Could the grand opening of the new EDTS headquarters go down as theribbon-cutting event of 2017?
I think so.
While much larger developments are on the way – including the state’s cyber innovation center, a new hotel on Broad Street’s 1100 block and the highly anticipated (and secret) neo-urban community at the city-owned “depot” property – none will get the big-scissor treatment this calendar year.
Those projects’ budgets – which each hover at or above the $50 million mark – will dwarf the $6 million EDTS facility in the fledgling Augusta Cyberworkscomplex. But they’ll lack the joie de vivre of a 19th century cotton warehouse that’s been repurposed to deliver 21st century information technology services along the banks of the 172-year-old Augusta Canal.
The project on the Sixth Street depot property, for example, promises to be a “destination.” But, much like an infant child, it could take years to grow and develop personality.
The yet-to-be-announced hotel on the 1100 block of Broad (not to be confused with the Hyatt House under construction on the 1200 block) is said to be massive. But once the paint dries and the signs go up, it is still just a hotel, right?
The Hull McKnight Georgia Cyber Innovation and Training Center at Augusta University’s Riverfront Campus will draw scores of new people downtown. Of course, time will tell whether the $60 million center becomes a of den of creativity and commerce or just another government building sporting brutalist architecture.
So, right now, I’d say EDTS and Cyberworks deserve the spotlight.
Keep in mind the 32,000-square-foot space for EDTS and its EDTS Cyberaffiliate is just a small part of the Cyberworks concept. If the developers, Cape Augusta Digital Properties, get their way, they’ll have more than 1 million square feet at the former Sibley and King mills converted into a tech-centric mixed-use development jacked in to a 20-megawatt data center that is hydroelectrically powered – and simultaneously cooled – by the canal’s flowing waters.
“Back in history, the Augusta Canal really sparked the industrial revolution in Augusta,” EDTS CEO Charles Johnson said at the event. “I really think cyber … is going to be our new Augusta Canal, and it’s fitting that this project is on the canal.”
Johnson is more than a tenant, he’s a Cape Augusta investor. But turning his hometown’s iconic industrial structures into a high-tech business park wasn’t his idea. The credit for that goes to James Ainslie, a South African entrepreneur was an unknown in the Augusta business community just a couple of years ago.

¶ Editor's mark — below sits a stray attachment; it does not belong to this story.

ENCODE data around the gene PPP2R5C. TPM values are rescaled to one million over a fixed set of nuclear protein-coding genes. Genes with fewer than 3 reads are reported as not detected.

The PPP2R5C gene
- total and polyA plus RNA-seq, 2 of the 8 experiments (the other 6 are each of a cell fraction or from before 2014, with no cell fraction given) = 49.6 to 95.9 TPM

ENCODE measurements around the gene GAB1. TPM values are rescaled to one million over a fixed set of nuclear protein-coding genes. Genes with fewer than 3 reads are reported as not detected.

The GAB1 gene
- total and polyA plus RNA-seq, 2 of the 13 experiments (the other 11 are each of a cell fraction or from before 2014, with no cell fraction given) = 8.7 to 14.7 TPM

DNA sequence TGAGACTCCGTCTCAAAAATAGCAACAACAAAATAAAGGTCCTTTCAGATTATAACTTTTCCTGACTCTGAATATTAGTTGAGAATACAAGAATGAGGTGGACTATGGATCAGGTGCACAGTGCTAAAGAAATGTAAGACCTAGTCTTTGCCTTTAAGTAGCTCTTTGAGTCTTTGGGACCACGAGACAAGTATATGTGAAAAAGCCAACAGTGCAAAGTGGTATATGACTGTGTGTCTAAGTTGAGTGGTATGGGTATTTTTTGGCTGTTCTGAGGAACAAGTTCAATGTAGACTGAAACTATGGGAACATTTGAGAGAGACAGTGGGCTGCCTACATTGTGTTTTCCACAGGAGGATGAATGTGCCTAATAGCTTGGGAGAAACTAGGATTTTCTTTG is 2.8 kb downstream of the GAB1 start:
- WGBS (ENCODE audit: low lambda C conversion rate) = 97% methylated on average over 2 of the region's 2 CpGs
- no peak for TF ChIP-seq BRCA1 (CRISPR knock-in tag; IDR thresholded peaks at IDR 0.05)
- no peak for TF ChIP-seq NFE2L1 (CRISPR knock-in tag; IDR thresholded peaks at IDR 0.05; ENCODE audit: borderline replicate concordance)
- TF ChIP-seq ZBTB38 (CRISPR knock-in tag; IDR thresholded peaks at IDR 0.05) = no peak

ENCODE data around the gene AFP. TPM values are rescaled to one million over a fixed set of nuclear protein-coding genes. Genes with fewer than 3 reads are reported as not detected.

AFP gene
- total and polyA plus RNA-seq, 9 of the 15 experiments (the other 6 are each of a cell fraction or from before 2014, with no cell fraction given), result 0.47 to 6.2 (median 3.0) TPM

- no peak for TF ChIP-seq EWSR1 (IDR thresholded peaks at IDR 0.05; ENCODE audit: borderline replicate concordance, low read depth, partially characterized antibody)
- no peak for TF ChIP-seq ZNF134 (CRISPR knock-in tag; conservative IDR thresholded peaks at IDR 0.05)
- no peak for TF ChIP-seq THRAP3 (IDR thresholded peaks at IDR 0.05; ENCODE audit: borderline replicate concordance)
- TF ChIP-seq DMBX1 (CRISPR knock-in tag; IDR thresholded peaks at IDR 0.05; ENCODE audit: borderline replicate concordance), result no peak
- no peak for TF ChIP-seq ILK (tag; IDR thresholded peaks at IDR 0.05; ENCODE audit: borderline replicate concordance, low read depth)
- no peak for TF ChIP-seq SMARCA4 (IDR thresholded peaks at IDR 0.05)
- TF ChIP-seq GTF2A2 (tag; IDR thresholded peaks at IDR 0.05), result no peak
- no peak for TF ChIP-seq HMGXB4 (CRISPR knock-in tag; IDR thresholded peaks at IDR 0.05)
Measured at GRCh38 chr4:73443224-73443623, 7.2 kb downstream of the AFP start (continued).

With a techie’s mind, a financier’s swagger and a mug that could get him a gig as Jason Statham’s stunt double, Ainslie is fast becoming one of the city’s most recognizable executives. (His wife Adel, by the way, gets my vote for “best accent” in Augusta.)
Ainslie’s business partner and fellow countryman Wayne Millar, who has been involved in local real estate development for more than a decade, are in the drivers’ seat. The two are relying on private equity funds, federal New Market Tax Credits and historic preservation grants to chip away at the $200 million adaptive reuse project, which calls for 250 market-rate apartments at King Mill.
During his remarks about the gargantuan undertaking, Ainslie quipped that he “perhaps had a tad too much optimism” when he first saw the idle textile mills three years ago.
“When I look at them now, I’m reminded of the adage: ‘How do you eat an elephant?’” he said jokingly. “Fortunately I’m from South Africa and that’s a skill they give us at an early age.”
Combined, Sibley and King are four times the size of Enterprise Mill. So if a metaphorical elephant is to be eaten, then this past week celebrated he first bite. Ainslie’s confident the region’s burgeoning cyber industry will help him clean the plate.
CHEW ON THIS: The EDTS grand opening party was quite the place to be on a late Tuesday afternoon. I don’t think every banker in town was there, but it sure seemed like it. Political figures, including State Rep. Mark Newton, and former political figures, including former State Sen. Charles Walker, also were abundant.
U.S. Rep. Rick Allen said Fort Gordon’s cyberific expansion has made his Beltway colleagues “very envious” of Georgia’s 12th congressional district. And Augusta Mayor Hardie Davis said the high-tech infusion gives the city an “opportunity to step into this age of innovation and technology.”
Later, near the shrimp cocktail buffet boat, Davis and I had a candid discussion about his support for building a new James Brown Arena at the former Regency Mall site, something that is contrary to consultant recommendations and a “silent majority” of business leaders who think the most logical place for a 10,000-plus seat arena is in downtown’s entertainment district.
If you read Scuttlebiz last week, you know my stance: A venue dependent upon regional – repeat, regional – consumers will not survive at the Regency site, no matter how much we might want it to.
I won’t divulge details of my off-the-record conversation with Davis. But I will say that neither the conversation nor his press conference the following day swayed my opinion.